$$ \nabla v_k = \frac{k^3}{1 + k^6 \left( \sqrt{(xk)^2 + 1  x^2}  k \right)^2} \frac{1}{\sqrt{(xk)^2 + 1  x^2}} (k,0) $$
Evaluating at the origin one finds
$$ \nabla u_k(0,0) = (k^3, 0) $$
and
$$ \nabla v_k(0,0) = \frac{k^3}{1 + k^6 (\underbrace{\sqrt{1 + k^2}  k}_{\approx k^{1}})^2} \frac{1}{\sqrt{1+k^2}} (k,0) = O(k^{1})$$
and the argument proceeds similarly to above.

$\begingroup$ I doubled checked the computations. It seems to me that $\nabla v_k \approx \frac{1}{k^3}$ and $\nabla u_k \approx \frac{1}{k^3}$. So this doesn't seem to provide a counterexample. $\endgroup$ Commented Aug 16, 2018 at 20:29

$\begingroup$ @MathStudent: your computation for $\nabla u_k$ cannot be right. By definition you have that $\nabla u_k(x,y) = k^3 / (1 + k^6 x^2) \partial_x$. Evaluating it at $(1/2k,0)$ you should get something of the order $k^3 / (1 + k^4)$ which is approximately $1/k$. The value of $\nabla v_k(x,y)$ is hard to compute exactly, but the key idea is that at $(1/2k,0)$, $v_k = 0$, and hence its derivative is expected to be of order $k^3$. You should double check your computations again. $\endgroup$ Commented Aug 16, 2018 at 21:28

$\begingroup$ You are absolutely right. Thank you, Willie. $\endgroup$ Commented Aug 16, 2018 at 21:48

$\begingroup$ @ Willie Wong: Do you think the result may hold if we additionally assume that $\nabla u_i$ are bounded( i.e. $\lambda \leq \nabla u_i \leq \lambda$)? $\endgroup$ Commented Aug 25, 2018 at 16:24

$\begingroup$ @MathStudent: Not sure. If your assumed bound on $V_2  V_1$ were in $L^\infty$ and not $L^2$, then ODE arguments will tell you that the level sets of $u_1$ and $u_2$ are similar, which coupled with $L^\infty$ bounds on $\nabla u_i$ would (probably) imply using a simple triangle inequality argument that $\nabla u_1  \nabla u_2$ is controlled (even in $L^\infty$). It is not immediately clear to me whether in $L^2$ (and in higher dimensions) there may be more delicate counterexamples. $\endgroup$ Commented Aug 26, 2018 at 1:23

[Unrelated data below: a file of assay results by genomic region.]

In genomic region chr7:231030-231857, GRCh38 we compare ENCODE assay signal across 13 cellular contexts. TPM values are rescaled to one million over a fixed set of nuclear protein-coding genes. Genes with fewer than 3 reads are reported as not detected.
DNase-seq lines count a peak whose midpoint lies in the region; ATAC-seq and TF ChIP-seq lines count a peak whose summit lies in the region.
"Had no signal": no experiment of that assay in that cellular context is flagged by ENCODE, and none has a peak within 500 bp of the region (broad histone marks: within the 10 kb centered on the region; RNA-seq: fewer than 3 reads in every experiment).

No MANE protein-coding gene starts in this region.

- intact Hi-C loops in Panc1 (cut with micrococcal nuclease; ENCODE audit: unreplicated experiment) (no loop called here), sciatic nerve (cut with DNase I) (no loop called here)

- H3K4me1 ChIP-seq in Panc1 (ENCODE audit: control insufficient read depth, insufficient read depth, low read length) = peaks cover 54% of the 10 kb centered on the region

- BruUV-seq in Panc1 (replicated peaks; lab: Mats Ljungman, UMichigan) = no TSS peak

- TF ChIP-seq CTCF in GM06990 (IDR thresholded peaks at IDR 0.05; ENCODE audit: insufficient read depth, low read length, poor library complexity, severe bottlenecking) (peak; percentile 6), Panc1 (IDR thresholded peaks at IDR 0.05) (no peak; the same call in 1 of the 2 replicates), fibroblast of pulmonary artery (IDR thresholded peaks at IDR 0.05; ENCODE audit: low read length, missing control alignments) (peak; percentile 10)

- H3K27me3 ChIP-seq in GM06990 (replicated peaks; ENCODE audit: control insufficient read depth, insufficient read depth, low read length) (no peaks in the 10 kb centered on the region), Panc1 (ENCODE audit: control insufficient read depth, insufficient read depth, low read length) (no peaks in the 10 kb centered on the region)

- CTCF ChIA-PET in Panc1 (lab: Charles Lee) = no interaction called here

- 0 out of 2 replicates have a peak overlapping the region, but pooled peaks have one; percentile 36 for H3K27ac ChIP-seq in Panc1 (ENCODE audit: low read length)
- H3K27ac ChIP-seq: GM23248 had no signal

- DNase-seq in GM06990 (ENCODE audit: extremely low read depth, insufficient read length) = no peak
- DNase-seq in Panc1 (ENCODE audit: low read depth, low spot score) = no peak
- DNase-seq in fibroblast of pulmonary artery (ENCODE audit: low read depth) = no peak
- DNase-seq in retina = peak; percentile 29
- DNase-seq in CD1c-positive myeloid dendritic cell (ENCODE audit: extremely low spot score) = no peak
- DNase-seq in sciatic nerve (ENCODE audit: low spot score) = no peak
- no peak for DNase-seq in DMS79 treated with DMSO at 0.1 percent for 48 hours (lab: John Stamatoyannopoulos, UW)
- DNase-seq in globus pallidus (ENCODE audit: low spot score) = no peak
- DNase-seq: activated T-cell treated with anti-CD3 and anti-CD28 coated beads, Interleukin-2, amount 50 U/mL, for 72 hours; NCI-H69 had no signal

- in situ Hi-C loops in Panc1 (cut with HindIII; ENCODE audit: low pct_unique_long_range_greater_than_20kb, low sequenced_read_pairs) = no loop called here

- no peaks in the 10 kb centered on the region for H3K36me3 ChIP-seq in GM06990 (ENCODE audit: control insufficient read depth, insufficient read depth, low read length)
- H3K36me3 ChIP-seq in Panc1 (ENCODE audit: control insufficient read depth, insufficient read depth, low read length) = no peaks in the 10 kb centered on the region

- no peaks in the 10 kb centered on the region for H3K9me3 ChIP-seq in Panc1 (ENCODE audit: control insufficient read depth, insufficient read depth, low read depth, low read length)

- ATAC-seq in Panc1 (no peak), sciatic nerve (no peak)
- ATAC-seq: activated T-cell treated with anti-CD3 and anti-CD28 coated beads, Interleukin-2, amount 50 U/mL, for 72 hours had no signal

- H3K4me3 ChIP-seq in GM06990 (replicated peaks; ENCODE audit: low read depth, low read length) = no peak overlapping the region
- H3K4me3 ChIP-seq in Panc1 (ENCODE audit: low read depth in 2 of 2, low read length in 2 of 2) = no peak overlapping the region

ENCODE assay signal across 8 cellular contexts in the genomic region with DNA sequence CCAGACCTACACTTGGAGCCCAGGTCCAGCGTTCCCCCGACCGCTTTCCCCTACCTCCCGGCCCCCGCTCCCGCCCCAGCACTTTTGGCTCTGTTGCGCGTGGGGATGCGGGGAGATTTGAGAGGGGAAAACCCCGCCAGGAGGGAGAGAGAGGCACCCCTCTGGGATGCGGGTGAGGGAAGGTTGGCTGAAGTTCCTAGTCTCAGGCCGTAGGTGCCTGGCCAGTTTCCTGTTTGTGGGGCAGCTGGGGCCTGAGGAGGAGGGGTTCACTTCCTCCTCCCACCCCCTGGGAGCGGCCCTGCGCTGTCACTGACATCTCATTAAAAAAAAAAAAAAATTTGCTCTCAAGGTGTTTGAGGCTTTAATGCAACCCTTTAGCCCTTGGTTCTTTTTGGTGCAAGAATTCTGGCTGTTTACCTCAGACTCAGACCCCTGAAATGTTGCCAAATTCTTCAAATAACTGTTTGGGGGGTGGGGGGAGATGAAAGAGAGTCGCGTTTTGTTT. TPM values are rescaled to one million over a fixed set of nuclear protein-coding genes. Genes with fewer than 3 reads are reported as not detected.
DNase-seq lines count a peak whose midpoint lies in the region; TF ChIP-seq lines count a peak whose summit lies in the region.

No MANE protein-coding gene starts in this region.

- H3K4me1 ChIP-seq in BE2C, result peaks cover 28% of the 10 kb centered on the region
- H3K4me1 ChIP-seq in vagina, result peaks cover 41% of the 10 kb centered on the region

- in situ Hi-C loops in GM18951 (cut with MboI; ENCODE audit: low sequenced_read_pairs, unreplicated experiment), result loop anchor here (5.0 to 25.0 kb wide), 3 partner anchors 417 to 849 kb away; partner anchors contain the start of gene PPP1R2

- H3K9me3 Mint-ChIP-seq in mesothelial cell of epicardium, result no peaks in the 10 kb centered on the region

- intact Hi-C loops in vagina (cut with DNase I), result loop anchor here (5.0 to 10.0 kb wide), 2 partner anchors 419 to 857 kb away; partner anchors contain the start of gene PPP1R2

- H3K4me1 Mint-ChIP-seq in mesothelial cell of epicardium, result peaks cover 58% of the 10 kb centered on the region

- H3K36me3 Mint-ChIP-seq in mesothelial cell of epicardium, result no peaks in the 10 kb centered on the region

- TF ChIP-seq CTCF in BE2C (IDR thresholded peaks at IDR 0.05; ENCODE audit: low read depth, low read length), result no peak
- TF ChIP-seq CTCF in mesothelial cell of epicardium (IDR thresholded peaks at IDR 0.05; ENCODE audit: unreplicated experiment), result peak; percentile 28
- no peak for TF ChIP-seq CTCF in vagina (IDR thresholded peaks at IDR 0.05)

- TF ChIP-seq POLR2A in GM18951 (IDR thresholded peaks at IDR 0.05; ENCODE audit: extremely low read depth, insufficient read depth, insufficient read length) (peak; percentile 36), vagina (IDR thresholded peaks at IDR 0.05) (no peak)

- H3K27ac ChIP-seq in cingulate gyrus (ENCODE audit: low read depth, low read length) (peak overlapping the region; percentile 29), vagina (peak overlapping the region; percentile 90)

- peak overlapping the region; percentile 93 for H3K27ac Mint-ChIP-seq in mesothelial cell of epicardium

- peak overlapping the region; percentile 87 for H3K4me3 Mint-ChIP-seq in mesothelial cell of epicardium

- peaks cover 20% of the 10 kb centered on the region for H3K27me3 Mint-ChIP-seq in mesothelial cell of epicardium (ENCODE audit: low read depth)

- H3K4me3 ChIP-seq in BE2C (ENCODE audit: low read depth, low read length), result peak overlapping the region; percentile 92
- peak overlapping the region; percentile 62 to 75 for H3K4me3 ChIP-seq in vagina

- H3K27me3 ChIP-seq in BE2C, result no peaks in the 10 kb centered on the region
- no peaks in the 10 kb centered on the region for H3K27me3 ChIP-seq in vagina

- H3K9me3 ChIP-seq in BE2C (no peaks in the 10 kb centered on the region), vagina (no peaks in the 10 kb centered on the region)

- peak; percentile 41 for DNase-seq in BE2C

Let $\Omega$ be the unit ball. Let $f$ be any nonpositive radially symmetric smooth function and let $V_1 = V_2 = r f\partial_r$, hence smooth vector fields on $\Omega$.
Any and all radially decreasing function $u$ solve $V_i \cdot \nabla u = \nabla u V_i$. Clearly you can arrange for two of them to have the same boundary values while not identically the same.
If you don't like that $V$ vanish at the origin: instead of the unit ball, use the annulus $B_1(0) \setminus B_{1/2}(0)$.

$\begingroup$ Basically: your equation fixes the direction but not the magnitude of the gradient, and the magnitude does matter. $\endgroup$ Commented Aug 15, 2018 at 13:51

$\begingroup$ Thank you, Willie. Actually I forgot to mention that $\Omega$ is simply connected. Will there be a counter example under this assumption? $\endgroup$ Commented Aug 15, 2018 at 15:53

$\begingroup$ The unit ball is simply connected. The annulus in $\mathbb{R}^d$ for $d \geq 3$ is also simply connected. The interval in $\mathbb{R}$ is also simply connected. $\endgroup$ Commented Aug 15, 2018 at 16:38

$\begingroup$ Of course, but we also require $\nabla u_i>0$. So your example on unit ball will not be a counter example. What if we require $\partial \Omega$ to be connected? Then I guess there shouldn't be a trivial counter example. $\endgroup$ Commented Aug 15, 2018 at 16:45